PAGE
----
Working Papers

The Allocative Role of Prime Brokers (paper link)

  • Job Market Paper

This is the first paper to investigate and quantify how prime brokers help connect investors with hedge funds. I analyze the impact of the prime broker channel on fund flows and performance. I find that, among hedge funds that share a prime broker, top performing funds enjoy 15.43 percentage points higher fund flows over the next year. This result controls for overall performance and demonstrates that the prime broker channel is important for fund flows. In addition, hedge funds that receive the largest flows tend to subsequently underperform by 3.05 percentage points. This result is stronger for hedge funds that pay higher fees to prime brokers. Overall, my results suggest that prime brokers act as gatekeepers for less-sophisticated investors and actively affect capital allocation in the hedge fund market.

Who Responds to Hedge Fund Advertising? Institutional or Individual Investors? (with N. Mojir and K. Sudhir)

This paper explores recent changes in hedge fund advertising regulations by measuring relative importance of advertising for institutional/individual investors. The ban on advertising in the hedge fund industry, going back to the Securities Act of 1933, was recently lifted as part of the Jumpstart Our Business Startups Act (i.e. the JOBS Act) of 2012. While opponents of the JOBS Act argue that poor-performing hedge funds would take advantage of it by targeting less-sophisticated individual investors, its proponents argue that it would put better hedge funds on the radar of large institutional investors and improve the allocation of funds in the market as a whole. To assess these arguments, we combine data on performance of hedge funds from Lipper TASS data base with data on hedge fund clientele base and investment positions from SEC forms ADV and 13F. Taking advantage of the fact that the JOBS Act affects only US-based investors, we use a difference-in-difference strategy to answer the following questions: Does allowing hedge funds to advertise result in increased share of individual investors? Is the increase in share of individual investors more towards hedge funds with lower alpha (i.e. risk-adjusted excess return) that take higher systematic risk? Has the market share for hedge funds with better performance increased after the JOBS Act?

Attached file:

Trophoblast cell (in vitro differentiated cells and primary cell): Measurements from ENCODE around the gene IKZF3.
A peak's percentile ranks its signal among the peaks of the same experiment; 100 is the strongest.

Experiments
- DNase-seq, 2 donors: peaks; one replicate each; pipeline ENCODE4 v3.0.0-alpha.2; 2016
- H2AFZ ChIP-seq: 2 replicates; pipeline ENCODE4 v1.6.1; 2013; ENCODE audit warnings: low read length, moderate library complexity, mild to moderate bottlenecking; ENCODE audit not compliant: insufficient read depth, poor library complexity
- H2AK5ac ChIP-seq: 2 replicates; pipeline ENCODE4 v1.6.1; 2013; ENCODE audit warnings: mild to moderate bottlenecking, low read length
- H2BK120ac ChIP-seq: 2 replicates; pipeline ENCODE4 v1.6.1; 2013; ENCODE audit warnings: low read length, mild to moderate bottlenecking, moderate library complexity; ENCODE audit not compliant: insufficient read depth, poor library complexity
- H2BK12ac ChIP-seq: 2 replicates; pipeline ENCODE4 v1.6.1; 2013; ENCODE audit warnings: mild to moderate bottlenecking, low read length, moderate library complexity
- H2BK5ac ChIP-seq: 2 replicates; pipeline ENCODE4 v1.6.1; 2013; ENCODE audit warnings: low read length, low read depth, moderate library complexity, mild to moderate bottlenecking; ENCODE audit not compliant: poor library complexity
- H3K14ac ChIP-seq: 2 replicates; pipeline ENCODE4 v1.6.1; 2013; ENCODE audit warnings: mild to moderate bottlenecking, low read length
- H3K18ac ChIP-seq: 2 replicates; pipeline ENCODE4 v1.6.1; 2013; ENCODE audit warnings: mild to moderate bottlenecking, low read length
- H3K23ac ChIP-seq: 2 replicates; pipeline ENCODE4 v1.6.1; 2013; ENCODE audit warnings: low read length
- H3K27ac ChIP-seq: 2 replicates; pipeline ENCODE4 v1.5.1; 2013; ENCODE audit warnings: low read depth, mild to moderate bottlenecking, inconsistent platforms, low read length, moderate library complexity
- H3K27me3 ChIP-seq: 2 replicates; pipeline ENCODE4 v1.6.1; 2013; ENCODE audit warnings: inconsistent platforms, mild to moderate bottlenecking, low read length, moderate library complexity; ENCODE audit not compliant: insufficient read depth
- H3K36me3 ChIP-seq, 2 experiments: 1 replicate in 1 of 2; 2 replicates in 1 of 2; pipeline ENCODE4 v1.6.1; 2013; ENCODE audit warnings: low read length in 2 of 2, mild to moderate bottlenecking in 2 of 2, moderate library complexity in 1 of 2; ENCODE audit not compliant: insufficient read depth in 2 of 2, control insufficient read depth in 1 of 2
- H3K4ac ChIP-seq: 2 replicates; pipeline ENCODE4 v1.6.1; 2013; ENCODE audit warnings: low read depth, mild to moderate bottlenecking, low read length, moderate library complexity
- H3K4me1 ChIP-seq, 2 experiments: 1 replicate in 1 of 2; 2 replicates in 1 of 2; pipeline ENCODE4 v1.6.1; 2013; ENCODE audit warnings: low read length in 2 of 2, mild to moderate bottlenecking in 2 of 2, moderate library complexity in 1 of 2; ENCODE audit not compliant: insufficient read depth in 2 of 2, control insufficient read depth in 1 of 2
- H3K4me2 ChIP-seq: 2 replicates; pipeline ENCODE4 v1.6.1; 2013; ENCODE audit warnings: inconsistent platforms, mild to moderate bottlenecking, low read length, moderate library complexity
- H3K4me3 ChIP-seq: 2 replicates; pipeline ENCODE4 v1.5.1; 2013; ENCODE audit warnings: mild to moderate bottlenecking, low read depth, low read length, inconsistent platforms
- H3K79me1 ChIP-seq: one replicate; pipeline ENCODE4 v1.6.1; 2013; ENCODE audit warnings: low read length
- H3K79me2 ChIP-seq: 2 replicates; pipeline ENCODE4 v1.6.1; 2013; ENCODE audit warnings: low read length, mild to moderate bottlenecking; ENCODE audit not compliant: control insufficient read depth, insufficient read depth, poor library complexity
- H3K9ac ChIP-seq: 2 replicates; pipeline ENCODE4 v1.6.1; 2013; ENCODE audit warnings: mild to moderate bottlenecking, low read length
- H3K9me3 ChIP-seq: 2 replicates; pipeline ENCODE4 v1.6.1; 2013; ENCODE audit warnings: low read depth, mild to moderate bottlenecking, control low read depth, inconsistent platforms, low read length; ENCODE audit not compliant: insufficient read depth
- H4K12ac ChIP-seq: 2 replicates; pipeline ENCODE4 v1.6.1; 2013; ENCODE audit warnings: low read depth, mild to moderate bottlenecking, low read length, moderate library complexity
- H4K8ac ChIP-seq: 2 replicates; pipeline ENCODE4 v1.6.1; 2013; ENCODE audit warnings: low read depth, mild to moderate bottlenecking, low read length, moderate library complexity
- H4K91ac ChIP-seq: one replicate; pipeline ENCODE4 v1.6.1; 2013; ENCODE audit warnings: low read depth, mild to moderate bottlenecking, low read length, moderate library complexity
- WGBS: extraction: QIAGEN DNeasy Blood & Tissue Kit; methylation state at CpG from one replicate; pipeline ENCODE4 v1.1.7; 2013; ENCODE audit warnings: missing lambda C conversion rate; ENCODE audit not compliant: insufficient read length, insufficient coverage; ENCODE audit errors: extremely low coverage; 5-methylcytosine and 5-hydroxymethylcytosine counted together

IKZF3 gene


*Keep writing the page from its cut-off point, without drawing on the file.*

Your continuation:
Rehypothecation and the Pledgeability of Collateral (draft available upon request)

In this paper, I demonstrate that rehypothecation — the act of reusing collateral — can increase the pledgeability of collateral. In a standard collateralized loan, the lender faces the joint risk that the borrower will default and the pledged collateral will fail. If the pledged collateral itself has been rehypothecated, then a third-party (the ultimate borrower) is obligated to make a payment when the collateral fails. This third-party payment can reduce the risk the lender faces, and increase the pledgeability of the collateral. This feature of rehypothecation can help explain why risky subprime securities were used as collateral in money markets before the Financial Crisis of 2007-2009.

Works in Progress

Hedge Fund Media Exposure: Third-Party Marketers as Gatekeepers

I findĀ evidence that third-party marketing firms manage media exposure for their hedge fund clients. I build a panel dataset of hedge fund news articles fromĀ the Wall Street Journal, and find that, in general, news articles are negatively related to future fund flows. This implies that the media tends to cover bad news about hedge funds. However, the results reverse for funds that have a third-party marketer. News about these funds is positively related to future fund flows. Taken together, these results imply that third-party marketers act as gatekeepers for media exposure.